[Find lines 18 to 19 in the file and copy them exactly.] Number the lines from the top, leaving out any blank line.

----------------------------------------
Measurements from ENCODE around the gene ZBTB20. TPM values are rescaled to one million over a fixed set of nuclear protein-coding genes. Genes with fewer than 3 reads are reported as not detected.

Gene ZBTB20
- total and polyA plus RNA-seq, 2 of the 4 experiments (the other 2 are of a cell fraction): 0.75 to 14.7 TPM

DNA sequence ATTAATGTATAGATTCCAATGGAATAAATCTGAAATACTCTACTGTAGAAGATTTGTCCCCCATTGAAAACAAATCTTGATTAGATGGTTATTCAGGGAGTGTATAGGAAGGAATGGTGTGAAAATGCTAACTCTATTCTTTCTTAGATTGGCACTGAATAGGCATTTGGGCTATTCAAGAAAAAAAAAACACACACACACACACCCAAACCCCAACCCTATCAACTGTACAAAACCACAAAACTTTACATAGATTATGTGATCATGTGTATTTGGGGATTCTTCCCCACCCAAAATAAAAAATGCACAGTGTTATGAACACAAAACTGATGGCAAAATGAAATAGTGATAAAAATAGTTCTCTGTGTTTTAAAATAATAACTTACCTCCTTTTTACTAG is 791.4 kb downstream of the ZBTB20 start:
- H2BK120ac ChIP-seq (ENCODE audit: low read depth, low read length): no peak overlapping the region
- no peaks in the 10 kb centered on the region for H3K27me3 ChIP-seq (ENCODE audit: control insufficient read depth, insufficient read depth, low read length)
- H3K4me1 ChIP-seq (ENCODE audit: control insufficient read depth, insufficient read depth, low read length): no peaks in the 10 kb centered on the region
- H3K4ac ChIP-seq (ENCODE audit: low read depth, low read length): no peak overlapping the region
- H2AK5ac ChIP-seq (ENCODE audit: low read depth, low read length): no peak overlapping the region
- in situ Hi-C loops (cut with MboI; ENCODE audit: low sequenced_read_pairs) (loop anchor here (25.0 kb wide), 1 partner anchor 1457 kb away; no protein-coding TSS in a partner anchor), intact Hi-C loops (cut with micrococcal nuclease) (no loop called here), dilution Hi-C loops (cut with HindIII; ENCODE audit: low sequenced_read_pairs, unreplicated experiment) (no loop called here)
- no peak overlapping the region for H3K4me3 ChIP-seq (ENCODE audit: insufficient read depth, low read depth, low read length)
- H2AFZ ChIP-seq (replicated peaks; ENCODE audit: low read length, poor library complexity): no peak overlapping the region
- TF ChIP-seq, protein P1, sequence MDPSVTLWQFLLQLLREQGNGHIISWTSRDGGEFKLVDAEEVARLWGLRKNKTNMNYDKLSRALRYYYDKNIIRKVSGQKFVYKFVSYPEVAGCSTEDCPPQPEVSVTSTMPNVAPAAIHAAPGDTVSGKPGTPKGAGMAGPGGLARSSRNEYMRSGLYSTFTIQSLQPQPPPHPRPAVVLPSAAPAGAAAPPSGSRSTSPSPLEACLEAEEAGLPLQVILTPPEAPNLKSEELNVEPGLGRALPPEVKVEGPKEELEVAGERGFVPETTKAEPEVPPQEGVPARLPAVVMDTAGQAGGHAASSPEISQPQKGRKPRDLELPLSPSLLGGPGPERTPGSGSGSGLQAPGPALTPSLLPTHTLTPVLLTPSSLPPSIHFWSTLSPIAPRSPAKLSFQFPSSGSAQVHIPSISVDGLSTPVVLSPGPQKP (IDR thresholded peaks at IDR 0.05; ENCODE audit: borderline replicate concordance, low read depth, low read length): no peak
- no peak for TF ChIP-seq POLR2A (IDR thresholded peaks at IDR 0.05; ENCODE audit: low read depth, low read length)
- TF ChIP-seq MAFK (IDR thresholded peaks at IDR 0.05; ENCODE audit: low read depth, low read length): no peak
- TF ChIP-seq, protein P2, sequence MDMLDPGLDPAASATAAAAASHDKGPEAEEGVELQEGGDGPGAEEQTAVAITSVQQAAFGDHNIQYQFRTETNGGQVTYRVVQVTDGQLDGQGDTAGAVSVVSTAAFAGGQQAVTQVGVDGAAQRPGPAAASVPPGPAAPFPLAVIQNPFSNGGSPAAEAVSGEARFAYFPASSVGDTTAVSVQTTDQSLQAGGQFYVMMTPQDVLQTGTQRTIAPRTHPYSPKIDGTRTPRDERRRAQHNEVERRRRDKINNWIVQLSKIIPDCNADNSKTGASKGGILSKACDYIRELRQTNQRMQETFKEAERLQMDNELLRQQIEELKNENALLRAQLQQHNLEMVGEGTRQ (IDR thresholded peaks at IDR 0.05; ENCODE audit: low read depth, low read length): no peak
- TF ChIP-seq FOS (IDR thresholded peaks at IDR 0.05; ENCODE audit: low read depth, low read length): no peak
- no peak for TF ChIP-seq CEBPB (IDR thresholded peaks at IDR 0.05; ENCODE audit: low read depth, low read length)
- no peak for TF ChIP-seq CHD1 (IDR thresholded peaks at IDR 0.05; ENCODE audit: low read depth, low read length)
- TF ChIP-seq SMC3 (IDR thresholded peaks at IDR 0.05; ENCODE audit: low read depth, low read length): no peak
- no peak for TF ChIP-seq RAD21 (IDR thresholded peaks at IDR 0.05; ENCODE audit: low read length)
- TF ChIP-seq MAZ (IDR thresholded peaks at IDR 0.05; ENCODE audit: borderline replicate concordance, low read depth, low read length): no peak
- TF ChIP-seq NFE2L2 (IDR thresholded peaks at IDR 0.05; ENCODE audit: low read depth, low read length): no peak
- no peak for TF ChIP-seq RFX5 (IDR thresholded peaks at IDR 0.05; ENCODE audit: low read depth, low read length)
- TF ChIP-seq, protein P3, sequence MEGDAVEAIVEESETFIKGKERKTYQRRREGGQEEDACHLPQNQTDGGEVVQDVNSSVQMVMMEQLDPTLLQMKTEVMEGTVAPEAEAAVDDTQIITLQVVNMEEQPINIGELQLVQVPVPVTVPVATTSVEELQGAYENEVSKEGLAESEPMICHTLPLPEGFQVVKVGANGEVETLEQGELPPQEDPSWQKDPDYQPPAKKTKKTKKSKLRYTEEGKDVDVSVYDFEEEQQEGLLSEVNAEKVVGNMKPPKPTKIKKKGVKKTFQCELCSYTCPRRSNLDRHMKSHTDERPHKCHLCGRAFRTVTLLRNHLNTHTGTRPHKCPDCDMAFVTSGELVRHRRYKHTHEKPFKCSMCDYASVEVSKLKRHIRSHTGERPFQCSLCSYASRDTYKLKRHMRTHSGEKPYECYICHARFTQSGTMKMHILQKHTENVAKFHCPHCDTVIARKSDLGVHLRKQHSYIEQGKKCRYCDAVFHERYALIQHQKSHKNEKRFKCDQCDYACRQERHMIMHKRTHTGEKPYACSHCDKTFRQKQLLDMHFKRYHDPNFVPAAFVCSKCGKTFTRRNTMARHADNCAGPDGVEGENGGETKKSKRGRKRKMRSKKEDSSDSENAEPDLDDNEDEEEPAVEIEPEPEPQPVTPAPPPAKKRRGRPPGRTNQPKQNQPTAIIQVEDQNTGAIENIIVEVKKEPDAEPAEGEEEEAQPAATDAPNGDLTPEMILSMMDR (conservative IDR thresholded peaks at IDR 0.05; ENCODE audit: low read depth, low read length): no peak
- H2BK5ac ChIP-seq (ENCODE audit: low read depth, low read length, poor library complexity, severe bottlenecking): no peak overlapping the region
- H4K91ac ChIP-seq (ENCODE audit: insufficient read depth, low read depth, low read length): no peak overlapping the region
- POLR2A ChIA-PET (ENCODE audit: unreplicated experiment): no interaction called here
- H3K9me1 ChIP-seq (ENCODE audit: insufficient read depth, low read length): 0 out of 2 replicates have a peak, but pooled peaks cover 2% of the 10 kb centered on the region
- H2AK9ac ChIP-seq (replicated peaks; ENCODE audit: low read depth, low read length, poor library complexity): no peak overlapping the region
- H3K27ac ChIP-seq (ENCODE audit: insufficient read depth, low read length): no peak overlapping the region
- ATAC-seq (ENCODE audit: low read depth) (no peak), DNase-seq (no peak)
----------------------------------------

- no peak for TF ChIP-seq CEBPB (IDR thresholded peaks at IDR 0.05; ENCODE audit: low read depth, low read length)
- no peak for TF ChIP-seq CHD1 (IDR thresholded peaks at IDR 0.05; ENCODE audit: low read depth, low read length)